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Kourion- the Ancient kingdom of Cyprus

Kourion- the Ancient kingdom of Cyprus

The Kourion or as it is sometimes known, the Curium, is situated in Episkopi in the district of Limassol. Today this area is well maintained and managed by the Cyprus Department of Antiquities. The Kourion was an important ancient city on the southwest coast of Cyprus and has a limestone promontory which is almost 100 metres high. The earliest occupation of this settlement can be traced back to the Ceramic Neolithic period which was established during the Cypro-Geometric period in 1050 – 750 BC. Bellow the bluffs of the Kourion are the burial sites of the Kaloriziki necropolis which date back to the 11th century BC. These tombs provide a picture of a prosperous community with ties to mainland Greece. The kingdom of Kourion was at the time, one of the most influential in Cyprus even though the island came under the rule of the Egyptians and the Persians over this period.

Under the Romans the Kourion was used as a civic government territory which oversaw the provincial proconsul. Inscriptions found prove that the Kourion was used as the Council of the city and the people as well as the market with priests and priestesses of Apollo Hylates hailing from this area as well. As one of the most prominent cities in Cyprus, the city is mentioned by several ancient authors including: Ptolemy, Stephanus of Byzantium, Heracles and Pliny the Elder.

The Kourion was identified by Carlo Vidua in 1820 and excavations of the Sanctuary of Apollo Hylates to the west of the acropolis started in 1849. The cemetery of Ayios Ermoyenis and the Sanctuary of Apollo Hylates was extensively looted in 1874 by the then Ottoman government of Cyprus and between 1882 and 1887 several unauthorized excavations were undertaken prior to being declared illegal by the British High Commissioner in 1887. In 1895 the British Museum conducted the first systematic excavations at the Kourion and this was followed by further excavations between 1934 and 1954. These excavations stalled for a period of time and were again started in 1964 to 1975 and again in the 1990’s.

One of the most significant archaeological finds, is the Kourion’s Greco-Roman theatre which is still used today for concerts and theatrical shows. The majority of the area dates back to the Roman and Early Byzantine periods. The acropolis and all the remains within this area are managed by the Cyprus Department of Antiquities and are listed as a UNESCO World Heritage Site.

The Sanctuary and the Temple of Apollo Hylates is located 1.7km west of the acropolis and only half a kilometer from the coast. This was a Pan-Cyprian sanctuary third in importance after the sanctuaries of Zeus Salaminos and that of the Paphian Aphrodite. A structure from the late 4th century which is located south of the altar was used as a residence for the priests of Apollo and used as the temple treasury. This building was renovated in the first, third and fourth centuries AD.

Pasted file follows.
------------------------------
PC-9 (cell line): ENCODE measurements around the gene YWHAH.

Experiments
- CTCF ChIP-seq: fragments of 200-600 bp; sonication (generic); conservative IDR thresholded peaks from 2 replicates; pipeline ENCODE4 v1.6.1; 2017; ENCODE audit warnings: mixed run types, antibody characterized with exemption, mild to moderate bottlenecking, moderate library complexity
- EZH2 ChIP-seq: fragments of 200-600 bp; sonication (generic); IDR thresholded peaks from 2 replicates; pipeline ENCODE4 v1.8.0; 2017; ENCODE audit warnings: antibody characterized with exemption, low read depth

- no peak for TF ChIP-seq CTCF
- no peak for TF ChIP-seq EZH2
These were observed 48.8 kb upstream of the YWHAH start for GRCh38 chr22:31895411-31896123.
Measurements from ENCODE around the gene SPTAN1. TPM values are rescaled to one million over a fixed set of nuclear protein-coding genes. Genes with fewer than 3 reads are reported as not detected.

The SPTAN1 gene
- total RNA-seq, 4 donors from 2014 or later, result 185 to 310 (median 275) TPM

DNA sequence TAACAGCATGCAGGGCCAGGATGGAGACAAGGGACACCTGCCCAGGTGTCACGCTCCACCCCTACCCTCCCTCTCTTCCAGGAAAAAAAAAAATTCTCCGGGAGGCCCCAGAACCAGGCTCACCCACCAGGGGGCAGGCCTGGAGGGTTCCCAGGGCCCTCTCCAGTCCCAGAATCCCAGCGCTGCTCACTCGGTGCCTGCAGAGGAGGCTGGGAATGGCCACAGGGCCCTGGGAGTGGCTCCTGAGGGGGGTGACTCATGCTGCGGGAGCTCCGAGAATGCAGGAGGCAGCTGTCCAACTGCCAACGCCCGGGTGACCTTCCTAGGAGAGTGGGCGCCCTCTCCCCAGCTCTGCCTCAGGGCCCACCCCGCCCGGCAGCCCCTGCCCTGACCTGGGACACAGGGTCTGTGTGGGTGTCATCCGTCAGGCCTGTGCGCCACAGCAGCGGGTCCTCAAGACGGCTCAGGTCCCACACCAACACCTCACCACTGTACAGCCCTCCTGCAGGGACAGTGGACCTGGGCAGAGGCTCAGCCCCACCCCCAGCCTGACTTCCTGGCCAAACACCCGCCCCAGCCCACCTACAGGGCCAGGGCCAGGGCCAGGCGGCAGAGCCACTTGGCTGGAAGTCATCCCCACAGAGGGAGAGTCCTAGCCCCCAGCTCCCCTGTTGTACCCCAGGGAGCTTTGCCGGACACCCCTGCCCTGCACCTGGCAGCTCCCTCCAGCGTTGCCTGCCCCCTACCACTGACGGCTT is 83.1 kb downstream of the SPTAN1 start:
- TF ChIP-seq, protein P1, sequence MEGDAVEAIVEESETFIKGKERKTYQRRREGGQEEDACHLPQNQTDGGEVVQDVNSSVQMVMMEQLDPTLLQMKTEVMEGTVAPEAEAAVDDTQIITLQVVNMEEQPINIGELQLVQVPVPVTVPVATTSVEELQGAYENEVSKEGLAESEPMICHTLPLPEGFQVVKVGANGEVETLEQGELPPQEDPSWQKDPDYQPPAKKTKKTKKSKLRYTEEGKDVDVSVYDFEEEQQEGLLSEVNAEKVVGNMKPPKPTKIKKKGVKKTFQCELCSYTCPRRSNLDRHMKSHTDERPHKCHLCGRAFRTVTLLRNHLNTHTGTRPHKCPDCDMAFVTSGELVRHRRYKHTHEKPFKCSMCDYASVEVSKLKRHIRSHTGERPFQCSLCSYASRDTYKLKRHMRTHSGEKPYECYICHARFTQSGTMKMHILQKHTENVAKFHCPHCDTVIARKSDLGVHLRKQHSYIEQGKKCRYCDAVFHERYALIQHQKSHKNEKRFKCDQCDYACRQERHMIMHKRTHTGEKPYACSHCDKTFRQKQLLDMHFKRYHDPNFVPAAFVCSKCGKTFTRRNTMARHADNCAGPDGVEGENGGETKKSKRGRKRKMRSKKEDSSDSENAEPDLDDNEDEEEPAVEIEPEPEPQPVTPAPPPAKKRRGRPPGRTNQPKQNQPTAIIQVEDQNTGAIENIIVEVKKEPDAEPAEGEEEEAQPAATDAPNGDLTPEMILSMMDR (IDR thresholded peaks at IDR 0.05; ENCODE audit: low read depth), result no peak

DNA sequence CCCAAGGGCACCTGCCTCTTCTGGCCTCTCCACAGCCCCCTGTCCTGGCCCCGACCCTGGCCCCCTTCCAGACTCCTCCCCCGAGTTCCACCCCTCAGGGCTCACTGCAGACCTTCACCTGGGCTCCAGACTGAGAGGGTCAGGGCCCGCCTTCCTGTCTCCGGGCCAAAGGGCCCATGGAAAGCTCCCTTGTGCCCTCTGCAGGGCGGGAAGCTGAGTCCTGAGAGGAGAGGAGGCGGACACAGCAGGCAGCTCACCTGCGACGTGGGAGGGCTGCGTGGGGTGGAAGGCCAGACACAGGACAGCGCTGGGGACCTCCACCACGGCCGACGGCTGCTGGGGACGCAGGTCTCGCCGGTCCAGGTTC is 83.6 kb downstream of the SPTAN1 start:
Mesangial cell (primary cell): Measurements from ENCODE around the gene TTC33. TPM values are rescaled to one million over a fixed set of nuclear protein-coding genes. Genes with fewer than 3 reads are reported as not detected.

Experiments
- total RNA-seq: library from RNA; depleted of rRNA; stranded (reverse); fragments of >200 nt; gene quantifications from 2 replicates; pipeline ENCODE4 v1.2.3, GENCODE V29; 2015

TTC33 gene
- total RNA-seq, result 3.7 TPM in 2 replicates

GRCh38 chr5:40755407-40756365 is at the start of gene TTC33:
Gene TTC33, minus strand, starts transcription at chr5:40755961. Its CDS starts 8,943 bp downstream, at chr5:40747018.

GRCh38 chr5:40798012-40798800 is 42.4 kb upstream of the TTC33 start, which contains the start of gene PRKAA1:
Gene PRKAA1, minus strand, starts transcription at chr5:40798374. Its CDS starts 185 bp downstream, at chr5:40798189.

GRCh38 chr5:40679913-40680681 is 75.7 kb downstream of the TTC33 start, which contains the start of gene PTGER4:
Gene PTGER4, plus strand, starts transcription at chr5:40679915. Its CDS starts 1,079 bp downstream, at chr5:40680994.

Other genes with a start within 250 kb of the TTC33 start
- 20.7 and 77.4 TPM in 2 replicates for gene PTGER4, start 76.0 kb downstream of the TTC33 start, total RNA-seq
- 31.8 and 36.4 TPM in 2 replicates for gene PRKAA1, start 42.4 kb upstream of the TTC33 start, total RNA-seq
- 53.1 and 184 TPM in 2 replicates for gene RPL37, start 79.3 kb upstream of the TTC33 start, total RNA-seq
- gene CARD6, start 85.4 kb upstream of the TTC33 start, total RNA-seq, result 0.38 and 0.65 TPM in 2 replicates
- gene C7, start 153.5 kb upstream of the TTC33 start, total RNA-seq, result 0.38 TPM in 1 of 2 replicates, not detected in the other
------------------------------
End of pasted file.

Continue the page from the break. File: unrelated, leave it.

The theatre which is the impressive amphitheatre that is still used today was excavated by the University Museum Expedition of the University of Pennsylvania between 1935 and 1950. The architectural building of this amphitheatre is typical of Hellenistic theatres throughout the Eastern Mediterranean with a circular orchestra and a cavea of 180 degrees. The theatre as it stands today can seat over 3000 people.

The first series of monuments that are seen by visitors who enter this archaeological park are those of the Amathus Gate Cemetery. These remains consist of primarily rock cut chambers which were used for multiple internments for the Romans. The House of the Gladiators is located south and east of the House of Achilles and this structure dates back to the late 3rd century AD. Even though the structure was severely damaged by an earthquake in the late 4th century there are still visable ruins on the east side of this structure. As it appears today, the Forum of Kourion was constructed in the late 2nd and 3rd centuries. The Forum was the center of public life and had central pavements with colonnaded porticoes set along the east, west and northern sides. The northern side provided entrance to a huge bath complex which was renovated in the early 5th century.

There are many archaeological sites to visit at the Kourion, on the west you have the stadium and on the southern end you will find the Baths and House of Eustolios which is situated just above the theatre. The Episcopal Precinct and Cathedral of Kourion is located just off the cliffs southwest of the forum. This Cathedral was constructed at the beginning of the 5th century and served as the seat of the Bishop of Kourion. You will also be able to see the remains of the Basilicas on the northwestern side and the early Christian beachfront Basilica which was constructed at the base of the southwestern bluffs in the early 6th century.

The archaeological remains of Kourion are the islands most important ancient kingdom. A day visit to the area promises to take you back in history with amazing views of the Mediterranean Sea which borders the site.

Operating Hours:     

September 16 - April 15, daily: 08.30 - 17:00

April 16 - September 15, daily: 08:30 - 19:30

Operating Period:     All year round.

Closed on Christmas Day, New Year’s Day and Easter Sunday (Greek Orthodox).

Entrance Fee: €4, 50

For organized groups consisting of more than 10 persons there is a 20% reduction on the entry fees.